In preparation for the study, an on-line prescription writer was developed to interface with the existing computerized patient flow manager. To prescribe a medication for any given patient, a provider selects a patient's name within the system and clicks on a treatment icon. Providers can then select a medication and an indication as well as a dosage and duration. The system prints out a copy of the prescription, which providers sign. Before beginning the study, we instituted a 6-month run-in period during which all providers used the prescription writer. This provided data on baseline prescribing practices of all participants. At the time that the intervention began, no paper prescriptions were being written in the clinic.
The participants in the study were the 38 providers caring for patients at the PCC, excluding the principal investigators. The protocol was approved by the University of Washington Institutional Review Board. Providers were not informed of the purpose of the study. These participants provided care during 14 414 visits over the course of the baseline and intervention periods of the trial, including 1339 visits for acute otitis media.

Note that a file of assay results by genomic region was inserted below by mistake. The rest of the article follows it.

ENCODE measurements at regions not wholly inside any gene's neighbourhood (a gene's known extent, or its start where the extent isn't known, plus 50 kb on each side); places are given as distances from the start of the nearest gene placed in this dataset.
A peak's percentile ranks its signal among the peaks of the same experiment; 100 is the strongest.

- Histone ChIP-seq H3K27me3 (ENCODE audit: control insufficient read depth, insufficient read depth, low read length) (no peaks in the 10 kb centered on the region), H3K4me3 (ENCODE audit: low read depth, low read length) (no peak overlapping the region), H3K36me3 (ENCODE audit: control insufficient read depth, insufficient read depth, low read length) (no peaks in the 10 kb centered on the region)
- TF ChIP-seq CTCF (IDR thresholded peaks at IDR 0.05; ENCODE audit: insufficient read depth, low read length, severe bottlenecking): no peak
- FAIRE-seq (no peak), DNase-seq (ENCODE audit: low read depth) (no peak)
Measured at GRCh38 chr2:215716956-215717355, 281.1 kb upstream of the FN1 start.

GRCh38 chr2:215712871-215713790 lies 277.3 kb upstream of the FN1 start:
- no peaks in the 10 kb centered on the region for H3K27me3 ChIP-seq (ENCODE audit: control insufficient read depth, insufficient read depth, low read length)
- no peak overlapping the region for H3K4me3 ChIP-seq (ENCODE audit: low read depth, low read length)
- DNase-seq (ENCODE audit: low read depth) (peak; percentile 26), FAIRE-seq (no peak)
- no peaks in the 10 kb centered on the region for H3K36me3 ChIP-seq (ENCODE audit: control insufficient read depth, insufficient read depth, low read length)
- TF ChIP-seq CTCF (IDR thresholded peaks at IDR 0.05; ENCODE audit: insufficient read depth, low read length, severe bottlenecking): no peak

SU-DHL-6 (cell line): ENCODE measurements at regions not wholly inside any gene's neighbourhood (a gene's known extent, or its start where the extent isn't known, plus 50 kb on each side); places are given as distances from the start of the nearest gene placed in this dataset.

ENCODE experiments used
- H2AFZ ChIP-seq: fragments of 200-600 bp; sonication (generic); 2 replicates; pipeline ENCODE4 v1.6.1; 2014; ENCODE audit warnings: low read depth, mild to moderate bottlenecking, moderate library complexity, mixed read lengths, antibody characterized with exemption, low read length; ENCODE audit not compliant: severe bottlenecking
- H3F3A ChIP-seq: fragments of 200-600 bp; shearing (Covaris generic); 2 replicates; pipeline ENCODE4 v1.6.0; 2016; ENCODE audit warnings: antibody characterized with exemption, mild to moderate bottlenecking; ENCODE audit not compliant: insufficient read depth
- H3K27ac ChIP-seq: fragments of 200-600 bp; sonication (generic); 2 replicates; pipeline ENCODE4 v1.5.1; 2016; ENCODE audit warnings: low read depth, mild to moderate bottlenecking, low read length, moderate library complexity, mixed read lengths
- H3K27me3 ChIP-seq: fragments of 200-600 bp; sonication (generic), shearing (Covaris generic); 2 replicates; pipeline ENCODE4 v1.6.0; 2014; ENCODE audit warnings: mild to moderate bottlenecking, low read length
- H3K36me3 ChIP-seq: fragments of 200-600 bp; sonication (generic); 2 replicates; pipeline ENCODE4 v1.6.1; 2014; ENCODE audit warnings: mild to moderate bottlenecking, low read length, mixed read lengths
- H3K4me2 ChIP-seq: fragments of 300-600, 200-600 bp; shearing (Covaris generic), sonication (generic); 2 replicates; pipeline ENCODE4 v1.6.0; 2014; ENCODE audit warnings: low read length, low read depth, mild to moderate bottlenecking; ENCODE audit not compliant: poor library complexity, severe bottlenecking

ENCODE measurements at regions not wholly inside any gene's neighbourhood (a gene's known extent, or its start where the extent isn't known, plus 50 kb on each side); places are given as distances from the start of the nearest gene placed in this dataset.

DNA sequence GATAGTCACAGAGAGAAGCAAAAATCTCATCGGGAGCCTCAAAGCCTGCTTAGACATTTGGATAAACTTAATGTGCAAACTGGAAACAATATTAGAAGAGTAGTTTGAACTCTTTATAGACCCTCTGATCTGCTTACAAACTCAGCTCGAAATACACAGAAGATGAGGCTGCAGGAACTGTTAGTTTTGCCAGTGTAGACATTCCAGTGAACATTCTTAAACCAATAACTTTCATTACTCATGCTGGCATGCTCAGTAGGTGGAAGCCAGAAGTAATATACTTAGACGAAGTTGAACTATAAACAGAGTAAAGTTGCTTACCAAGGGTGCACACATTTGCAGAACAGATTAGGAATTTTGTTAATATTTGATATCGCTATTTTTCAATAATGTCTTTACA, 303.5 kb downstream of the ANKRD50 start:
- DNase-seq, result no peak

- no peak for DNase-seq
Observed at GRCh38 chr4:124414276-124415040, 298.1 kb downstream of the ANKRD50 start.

We used stratified randomization using an electronic random number generator. Providers in 3 strata—residents, nurse practitioners, and attending physicians—were randomly assigned to either receive evidence-based prompts or not.
Providers in the treatment arm were immediately greeted with pop-up screens based on their selection of antibiotic, indication, and duration. The screens were designed to convey the evidence in stages. Each first screen was a 5-line summary of the evidence. At the bottom of the first screen were options to: 1) see more information; 2) see the abstract of the articles from which the summaries were derived; 3) see the articles themselves that had been scanned and could be viewed in a portable document format using Acrobat reader; or 4) have the references e-mailed to the provider automatically. (Fig 1). The initial message screens are presented in Table 1. The intervention period lasted for 8 months.